Heini Zachariassen laughs when explaining why the world needed another wine app in 2010. There were already 600 available at the time but none like Vivino, through which users photograph a wine label for instant reviews and prices.
“You need a certain naivety to go into such a crowded space,” Zachariassen jokes, “but those other apps didn’t solve the problem that ours does. If they did, would we have wanted to compete with them?”
The problem that Zachariassen refers to is a familiar one for wine lovers: knowing which bottle to buy when faced with so many brands in their local supermarket. “I was in a store one day looking at a wall of wine, thinking, ‘What the heck do I buy here?’” Vivino’s co-founder says.
“There was no way for me to distinguish the good from the bad wines. I could look at the labels and prices but I didn’t have any unbiased reviews at hand to guide me. Movies, books and restaurants are regularly critiqued online – I wanted to do the same for wines.”
Despite having never worked in the alcohol industry, Zachariassen was determined to get Vivino up and running after selling his cybersecurity firm to investors. He and co-founder Theis Søndergaard started by assembling data on wines from around the world in two ways: building a small team tasked with gathering information, and holding a competition where people sent in pictures of their favourite brands. The winner received a corkscrew.
With that information, the Vivino team quickly developed and launched its first app. “I’d actually had the idea for a while, but the timing hadn’t been right,” Zachariassen says. “By 2010 everybody had smartphones – with cameras – and they were all online, which were the three things we needed to start this business.”
The next two years were spent mining more data – “that side of things is never done” – with Zachariassen expanding his team to India. More than 100 people were hired for the company’s data team, although most of them had little knowledge of wine. In fact, the majority had never even tried it.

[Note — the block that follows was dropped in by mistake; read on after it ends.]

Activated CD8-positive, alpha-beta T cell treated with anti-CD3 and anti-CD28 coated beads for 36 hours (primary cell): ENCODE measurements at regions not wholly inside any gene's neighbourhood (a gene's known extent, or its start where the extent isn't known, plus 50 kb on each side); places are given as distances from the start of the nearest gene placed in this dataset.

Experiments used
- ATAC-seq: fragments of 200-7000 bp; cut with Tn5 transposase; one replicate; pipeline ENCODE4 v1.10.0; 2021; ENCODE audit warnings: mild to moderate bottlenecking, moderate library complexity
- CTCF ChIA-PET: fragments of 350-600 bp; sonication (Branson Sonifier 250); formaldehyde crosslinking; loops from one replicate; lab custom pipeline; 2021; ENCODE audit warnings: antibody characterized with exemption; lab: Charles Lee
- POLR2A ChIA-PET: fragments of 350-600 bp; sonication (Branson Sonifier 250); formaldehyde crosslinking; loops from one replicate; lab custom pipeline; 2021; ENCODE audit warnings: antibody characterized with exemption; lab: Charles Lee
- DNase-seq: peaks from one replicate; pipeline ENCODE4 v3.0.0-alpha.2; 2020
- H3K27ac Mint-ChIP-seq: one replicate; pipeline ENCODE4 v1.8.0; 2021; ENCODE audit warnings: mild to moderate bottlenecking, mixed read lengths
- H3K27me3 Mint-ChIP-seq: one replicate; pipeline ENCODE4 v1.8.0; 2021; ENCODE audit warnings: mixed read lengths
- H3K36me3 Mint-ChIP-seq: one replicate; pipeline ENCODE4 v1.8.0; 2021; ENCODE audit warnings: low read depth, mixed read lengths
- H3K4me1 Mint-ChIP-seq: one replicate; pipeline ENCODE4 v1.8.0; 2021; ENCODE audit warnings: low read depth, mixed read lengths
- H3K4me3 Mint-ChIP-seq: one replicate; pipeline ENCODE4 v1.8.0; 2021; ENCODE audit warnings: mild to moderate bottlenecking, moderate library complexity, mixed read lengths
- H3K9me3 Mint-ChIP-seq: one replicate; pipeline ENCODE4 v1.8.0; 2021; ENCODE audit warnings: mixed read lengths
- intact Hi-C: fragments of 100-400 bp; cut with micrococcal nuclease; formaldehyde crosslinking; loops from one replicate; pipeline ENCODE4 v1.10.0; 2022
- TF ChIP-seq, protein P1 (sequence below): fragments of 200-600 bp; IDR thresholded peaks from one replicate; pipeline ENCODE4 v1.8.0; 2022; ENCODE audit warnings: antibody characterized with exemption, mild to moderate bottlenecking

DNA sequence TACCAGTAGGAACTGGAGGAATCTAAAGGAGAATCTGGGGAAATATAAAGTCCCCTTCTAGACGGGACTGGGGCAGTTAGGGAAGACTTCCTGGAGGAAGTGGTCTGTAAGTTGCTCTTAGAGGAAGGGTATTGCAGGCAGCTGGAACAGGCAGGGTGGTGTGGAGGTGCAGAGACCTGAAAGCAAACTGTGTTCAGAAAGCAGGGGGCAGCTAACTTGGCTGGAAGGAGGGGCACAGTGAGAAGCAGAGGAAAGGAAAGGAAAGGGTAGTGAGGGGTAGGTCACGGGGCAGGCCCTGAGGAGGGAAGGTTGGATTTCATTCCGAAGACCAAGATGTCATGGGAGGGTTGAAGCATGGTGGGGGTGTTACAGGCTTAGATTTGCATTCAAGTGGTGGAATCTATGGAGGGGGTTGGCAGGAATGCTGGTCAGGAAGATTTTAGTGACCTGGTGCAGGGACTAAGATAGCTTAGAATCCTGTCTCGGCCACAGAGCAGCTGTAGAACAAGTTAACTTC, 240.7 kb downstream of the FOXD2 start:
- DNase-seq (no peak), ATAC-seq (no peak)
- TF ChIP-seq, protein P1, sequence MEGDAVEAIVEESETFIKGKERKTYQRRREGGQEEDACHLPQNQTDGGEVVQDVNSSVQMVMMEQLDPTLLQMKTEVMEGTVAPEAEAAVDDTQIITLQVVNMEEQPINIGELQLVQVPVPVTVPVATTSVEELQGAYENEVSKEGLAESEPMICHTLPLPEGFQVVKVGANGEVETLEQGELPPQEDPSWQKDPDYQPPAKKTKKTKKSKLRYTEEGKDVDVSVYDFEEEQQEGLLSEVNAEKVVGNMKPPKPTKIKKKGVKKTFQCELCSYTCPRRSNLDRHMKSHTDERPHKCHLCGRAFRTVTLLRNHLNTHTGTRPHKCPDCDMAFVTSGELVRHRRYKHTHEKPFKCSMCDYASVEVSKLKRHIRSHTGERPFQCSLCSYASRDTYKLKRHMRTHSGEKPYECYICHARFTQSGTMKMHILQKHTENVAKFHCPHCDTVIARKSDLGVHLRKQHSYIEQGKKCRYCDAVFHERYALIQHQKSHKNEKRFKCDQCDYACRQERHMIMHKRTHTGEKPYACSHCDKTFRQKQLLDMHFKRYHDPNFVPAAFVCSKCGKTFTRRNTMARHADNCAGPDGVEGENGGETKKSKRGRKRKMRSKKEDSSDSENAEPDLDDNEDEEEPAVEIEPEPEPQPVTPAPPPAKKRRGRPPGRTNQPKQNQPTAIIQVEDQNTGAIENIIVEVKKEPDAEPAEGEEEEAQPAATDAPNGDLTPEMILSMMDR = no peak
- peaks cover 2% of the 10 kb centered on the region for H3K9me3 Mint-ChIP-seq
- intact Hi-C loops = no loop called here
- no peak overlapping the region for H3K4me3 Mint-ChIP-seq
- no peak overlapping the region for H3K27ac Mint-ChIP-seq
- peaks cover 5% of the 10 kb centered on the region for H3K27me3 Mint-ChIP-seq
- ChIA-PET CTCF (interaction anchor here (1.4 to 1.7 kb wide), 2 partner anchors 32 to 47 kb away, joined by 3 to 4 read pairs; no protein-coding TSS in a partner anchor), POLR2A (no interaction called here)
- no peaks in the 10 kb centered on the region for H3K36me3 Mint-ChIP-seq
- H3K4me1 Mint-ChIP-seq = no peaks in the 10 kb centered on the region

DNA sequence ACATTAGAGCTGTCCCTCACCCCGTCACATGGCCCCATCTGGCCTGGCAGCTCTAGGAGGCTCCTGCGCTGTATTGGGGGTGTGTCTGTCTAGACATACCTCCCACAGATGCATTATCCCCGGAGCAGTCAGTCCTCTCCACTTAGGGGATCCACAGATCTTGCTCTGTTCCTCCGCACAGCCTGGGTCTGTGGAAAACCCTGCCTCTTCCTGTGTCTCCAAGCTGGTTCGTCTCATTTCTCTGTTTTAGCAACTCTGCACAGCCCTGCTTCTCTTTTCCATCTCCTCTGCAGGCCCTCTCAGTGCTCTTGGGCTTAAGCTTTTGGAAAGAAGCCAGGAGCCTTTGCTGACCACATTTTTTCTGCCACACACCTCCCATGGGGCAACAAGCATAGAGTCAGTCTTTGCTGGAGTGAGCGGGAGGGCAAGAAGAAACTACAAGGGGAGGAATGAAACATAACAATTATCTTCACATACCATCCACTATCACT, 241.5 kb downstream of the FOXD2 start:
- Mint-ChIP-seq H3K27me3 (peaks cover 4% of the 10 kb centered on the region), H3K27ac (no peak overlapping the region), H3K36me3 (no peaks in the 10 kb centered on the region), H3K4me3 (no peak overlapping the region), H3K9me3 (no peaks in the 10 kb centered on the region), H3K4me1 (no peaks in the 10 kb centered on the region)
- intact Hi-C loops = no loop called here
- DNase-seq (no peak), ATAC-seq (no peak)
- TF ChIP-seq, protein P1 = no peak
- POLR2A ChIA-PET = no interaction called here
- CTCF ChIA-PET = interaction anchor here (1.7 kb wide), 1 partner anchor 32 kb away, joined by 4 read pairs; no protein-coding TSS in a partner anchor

“It’s much more important for us to understand the user and their needs,” Zachariassen says. “The key thing is to continually gather data every day, which takes exceptional stamina, and make small, incremental improvements to develop the app.”
That attention to detail coupled with Zachariassen’s vision to address a long-running issue for wine drinkers has paid off. Today, Vivino has nearly 30 million users, 130 staff in locations including San Francisco, Copenhagen and Dublin, and more than US$40 million (£29.5 million) in sales. The company is also a Real Innovation Awards winner, having won the Best Beats First accolade for 2017.
Zachariassen attributes the company’s success to gathering masses of data – “it was the nut that no one had cracked” – and word of mouth. “We had around 100,000 downloads in 2012 and that was driven by organic growth,” he says. “In 2013, we had one million and now we have 30 million. Around 80% of that is just from users talking about us. People find out about Vivino and then install the app after seeing their family and friends using it.”
Securing investors has also played a key role in Vivino’s growth. In 2010, Zachariassen convinced Janus Friis, the Danish entrepreneur and angel investor who co-founded Skype, to help finance the venture. He and Søndergaard have since received backing from Seed Capital (2011), Creandum (2012), Balderton Capital (2013) and SCP Neptune International (2016).
Like the data team in India, investors didn’t need to understand wine or how the app worked to spot Vivino’s potential. “Having some traction with your business overrules everything,” Zachariassen says. “Investors don’t have to understand the product – the important thing for them is to see people using it and loving it.”
The company’s success has inspired the founders to consider developing similar apps for spirits such as whisky and gin. “There’s potential to branch out and we’re looking at other areas,” Zachariassen says. In the meantime, he and Søndergaard want to establish the business as the Amazon of wine. In recent years, they have set up an online marketplace where consumers can search for and buy wines from across the globe.
Vivino’s online marketplace and app have data on more than nine million wines. Through the website, tens of thousands of those are available for purchase from 600 partner merchants, a number that is growing by the day. “We’re seeing a similar change to the wine industry as we saw with books 15–20 years ago,” Zachariassen says.
“Today, you can go into a book store and choose from a limited selection. Or you can go online and get endless choice, ratings and reviews, so you’re in a better position to decide whether or not to buy a particular book. That’s what we’re doing with wine. We’re using data to understand which wines you like and to personalise your shopping experience. The idea is to have thousands of merchants fulfilling orders, giving people infinite choice.”
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